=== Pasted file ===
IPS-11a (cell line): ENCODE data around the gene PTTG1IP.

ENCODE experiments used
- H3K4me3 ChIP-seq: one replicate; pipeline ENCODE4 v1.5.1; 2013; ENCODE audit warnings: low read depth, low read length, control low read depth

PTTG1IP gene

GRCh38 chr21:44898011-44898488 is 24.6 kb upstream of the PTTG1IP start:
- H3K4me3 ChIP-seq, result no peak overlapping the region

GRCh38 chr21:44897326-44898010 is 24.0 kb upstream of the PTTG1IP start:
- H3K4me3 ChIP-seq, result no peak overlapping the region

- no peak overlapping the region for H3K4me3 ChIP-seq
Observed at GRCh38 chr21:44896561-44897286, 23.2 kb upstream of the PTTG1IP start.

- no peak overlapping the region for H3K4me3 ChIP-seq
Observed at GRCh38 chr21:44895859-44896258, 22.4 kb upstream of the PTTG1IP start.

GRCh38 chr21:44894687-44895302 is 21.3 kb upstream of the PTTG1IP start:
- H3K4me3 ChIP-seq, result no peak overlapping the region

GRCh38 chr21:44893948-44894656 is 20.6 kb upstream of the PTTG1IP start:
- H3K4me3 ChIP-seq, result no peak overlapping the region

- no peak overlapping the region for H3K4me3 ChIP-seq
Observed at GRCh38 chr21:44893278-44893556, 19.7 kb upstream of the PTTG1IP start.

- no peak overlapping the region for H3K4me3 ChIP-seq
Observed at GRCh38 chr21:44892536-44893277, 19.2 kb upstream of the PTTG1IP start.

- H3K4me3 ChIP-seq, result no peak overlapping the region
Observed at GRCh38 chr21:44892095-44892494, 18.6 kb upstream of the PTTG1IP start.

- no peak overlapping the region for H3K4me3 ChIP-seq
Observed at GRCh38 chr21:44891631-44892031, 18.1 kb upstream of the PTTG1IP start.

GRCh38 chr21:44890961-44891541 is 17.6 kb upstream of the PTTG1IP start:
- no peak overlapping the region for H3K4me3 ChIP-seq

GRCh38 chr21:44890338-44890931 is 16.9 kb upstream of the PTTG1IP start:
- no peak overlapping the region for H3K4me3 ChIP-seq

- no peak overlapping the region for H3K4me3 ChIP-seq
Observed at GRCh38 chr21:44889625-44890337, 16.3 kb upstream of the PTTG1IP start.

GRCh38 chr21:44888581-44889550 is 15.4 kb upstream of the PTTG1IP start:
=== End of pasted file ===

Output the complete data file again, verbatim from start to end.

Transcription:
IPS-11a (cell line): ENCODE data around the gene PTTG1IP.

ENCODE experiments used
- H3K4me3 ChIP-seq: one replicate; pipeline ENCODE4 v1.5.1; 2013; ENCODE audit warnings: low read depth, low read length, control low read depth

PTTG1IP gene

GRCh38 chr21:44898011-44898488 is 24.6 kb upstream of the PTTG1IP start:
- H3K4me3 ChIP-seq, result no peak overlapping the region

GRCh38 chr21:44897326-44898010 is 24.0 kb upstream of the PTTG1IP start:
- H3K4me3 ChIP-seq, result no peak overlapping the region

- no peak overlapping the region for H3K4me3 ChIP-seq
Observed at GRCh38 chr21:44896561-44897286, 23.2 kb upstream of the PTTG1IP start.

- no peak overlapping the region for H3K4me3 ChIP-seq
Observed at GRCh38 chr21:44895859-44896258, 22.4 kb upstream of the PTTG1IP start.

GRCh38 chr21:44894687-44895302 is 21.3 kb upstream of the PTTG1IP start:
- H3K4me3 ChIP-seq, result no peak overlapping the region

GRCh38 chr21:44893948-44894656 is 20.6 kb upstream of the PTTG1IP start:
- H3K4me3 ChIP-seq, result no peak overlapping the region

- no peak overlapping the region for H3K4me3 ChIP-seq
Observed at GRCh38 chr21:44893278-44893556, 19.7 kb upstream of the PTTG1IP start.

- no peak overlapping the region for H3K4me3 ChIP-seq
Observed at GRCh38 chr21:44892536-44893277, 19.2 kb upstream of the PTTG1IP start.

- H3K4me3 ChIP-seq, result no peak overlapping the region
Observed at GRCh38 chr21:44892095-44892494, 18.6 kb upstream of the PTTG1IP start.

- no peak overlapping the region for H3K4me3 ChIP-seq
Observed at GRCh38 chr21:44891631-44892031, 18.1 kb upstream of the PTTG1IP start.

GRCh38 chr21:44890961-44891541 is 17.6 kb upstream of the PTTG1IP start:
- no peak overlapping the region for H3K4me3 ChIP-seq

GRCh38 chr21:44890338-44890931 is 16.9 kb upstream of the PTTG1IP start:
- no peak overlapping the region for H3K4me3 ChIP-seq

- no peak overlapping the region for H3K4me3 ChIP-seq
Observed at GRCh38 chr21:44889625-44890337, 16.3 kb upstream of the PTTG1IP start.

GRCh38 chr21:44888581-44889550 is 15.4 kb upstream of the PTTG1IP start: